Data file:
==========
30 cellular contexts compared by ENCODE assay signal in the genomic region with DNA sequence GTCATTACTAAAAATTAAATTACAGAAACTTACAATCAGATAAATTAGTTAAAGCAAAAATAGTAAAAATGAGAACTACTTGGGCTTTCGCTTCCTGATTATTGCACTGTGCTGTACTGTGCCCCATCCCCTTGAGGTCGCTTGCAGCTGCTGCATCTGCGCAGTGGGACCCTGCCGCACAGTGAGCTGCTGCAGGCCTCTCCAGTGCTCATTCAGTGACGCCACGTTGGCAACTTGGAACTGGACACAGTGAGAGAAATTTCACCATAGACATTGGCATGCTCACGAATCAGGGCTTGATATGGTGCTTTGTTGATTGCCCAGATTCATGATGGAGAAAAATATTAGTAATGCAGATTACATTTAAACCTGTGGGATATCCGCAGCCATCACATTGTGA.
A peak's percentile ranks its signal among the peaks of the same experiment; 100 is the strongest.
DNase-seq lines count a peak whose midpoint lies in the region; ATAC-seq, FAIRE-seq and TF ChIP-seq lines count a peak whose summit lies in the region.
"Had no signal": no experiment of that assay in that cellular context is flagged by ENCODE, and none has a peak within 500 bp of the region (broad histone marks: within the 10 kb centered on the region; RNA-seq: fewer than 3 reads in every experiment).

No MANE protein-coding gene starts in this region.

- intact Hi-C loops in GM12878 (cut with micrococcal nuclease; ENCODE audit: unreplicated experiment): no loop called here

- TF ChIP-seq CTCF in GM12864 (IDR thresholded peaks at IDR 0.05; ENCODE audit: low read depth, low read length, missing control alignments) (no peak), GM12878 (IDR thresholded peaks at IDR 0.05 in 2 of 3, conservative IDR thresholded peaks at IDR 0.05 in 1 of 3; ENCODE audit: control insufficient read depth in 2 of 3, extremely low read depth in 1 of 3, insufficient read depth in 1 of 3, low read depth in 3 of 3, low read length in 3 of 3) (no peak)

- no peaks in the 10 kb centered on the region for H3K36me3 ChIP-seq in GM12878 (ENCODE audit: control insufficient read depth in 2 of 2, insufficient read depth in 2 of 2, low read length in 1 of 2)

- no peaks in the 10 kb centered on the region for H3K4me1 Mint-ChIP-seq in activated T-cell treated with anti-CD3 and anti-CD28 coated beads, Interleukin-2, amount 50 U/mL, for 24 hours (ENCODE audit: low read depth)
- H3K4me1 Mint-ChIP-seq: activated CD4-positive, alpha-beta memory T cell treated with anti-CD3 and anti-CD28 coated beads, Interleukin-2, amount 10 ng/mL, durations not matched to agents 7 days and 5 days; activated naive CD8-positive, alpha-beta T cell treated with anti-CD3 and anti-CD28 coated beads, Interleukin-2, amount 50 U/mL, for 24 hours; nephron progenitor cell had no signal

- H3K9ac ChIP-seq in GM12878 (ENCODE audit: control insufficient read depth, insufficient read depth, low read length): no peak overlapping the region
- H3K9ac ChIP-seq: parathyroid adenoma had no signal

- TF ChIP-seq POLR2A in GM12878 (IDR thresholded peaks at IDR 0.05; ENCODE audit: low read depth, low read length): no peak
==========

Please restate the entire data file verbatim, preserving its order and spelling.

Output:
30 cellular contexts compared by ENCODE assay signal in the genomic region with DNA sequence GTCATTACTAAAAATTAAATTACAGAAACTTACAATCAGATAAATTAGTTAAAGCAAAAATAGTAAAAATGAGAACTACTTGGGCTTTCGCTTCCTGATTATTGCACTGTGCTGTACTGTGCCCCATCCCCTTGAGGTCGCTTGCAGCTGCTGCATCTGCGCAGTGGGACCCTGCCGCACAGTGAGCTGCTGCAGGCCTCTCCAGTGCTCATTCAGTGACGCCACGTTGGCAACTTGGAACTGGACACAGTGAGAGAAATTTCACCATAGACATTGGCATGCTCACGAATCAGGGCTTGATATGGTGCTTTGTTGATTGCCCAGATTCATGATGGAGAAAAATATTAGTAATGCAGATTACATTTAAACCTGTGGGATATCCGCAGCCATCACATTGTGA.
A peak's percentile ranks its signal among the peaks of the same experiment; 100 is the strongest.
DNase-seq lines count a peak whose midpoint lies in the region; ATAC-seq, FAIRE-seq and TF ChIP-seq lines count a peak whose summit lies in the region.
"Had no signal": no experiment of that assay in that cellular context is flagged by ENCODE, and none has a peak within 500 bp of the region (broad histone marks: within the 10 kb centered on the region; RNA-seq: fewer than 3 reads in every experiment).

No MANE protein-coding gene starts in this region.

- intact Hi-C loops in GM12878 (cut with micrococcal nuclease; ENCODE audit: unreplicated experiment): no loop called here

- TF ChIP-seq CTCF in GM12864 (IDR thresholded peaks at IDR 0.05; ENCODE audit: low read depth, low read length, missing control alignments) (no peak), GM12878 (IDR thresholded peaks at IDR 0.05 in 2 of 3, conservative IDR thresholded peaks at IDR 0.05 in 1 of 3; ENCODE audit: control insufficient read depth in 2 of 3, extremely low read depth in 1 of 3, insufficient read depth in 1 of 3, low read depth in 3 of 3, low read length in 3 of 3) (no peak)

- no peaks in the 10 kb centered on the region for H3K36me3 ChIP-seq in GM12878 (ENCODE audit: control insufficient read depth in 2 of 2, insufficient read depth in 2 of 2, low read length in 1 of 2)

- no peaks in the 10 kb centered on the region for H3K4me1 Mint-ChIP-seq in activated T-cell treated with anti-CD3 and anti-CD28 coated beads, Interleukin-2, amount 50 U/mL, for 24 hours (ENCODE audit: low read depth)
- H3K4me1 Mint-ChIP-seq: activated CD4-positive, alpha-beta memory T cell treated with anti-CD3 and anti-CD28 coated beads, Interleukin-2, amount 10 ng/mL, durations not matched to agents 7 days and 5 days; activated naive CD8-positive, alpha-beta T cell treated with anti-CD3 and anti-CD28 coated beads, Interleukin-2, amount 50 U/mL, for 24 hours; nephron progenitor cell had no signal

- H3K9ac ChIP-seq in GM12878 (ENCODE audit: control insufficient read depth, insufficient read depth, low read length): no peak overlapping the region
- H3K9ac ChIP-seq: parathyroid adenoma had no signal

- TF ChIP-seq POLR2A in GM12878 (IDR thresholded peaks at IDR 0.05; ENCODE audit: low read depth, low read length): no peak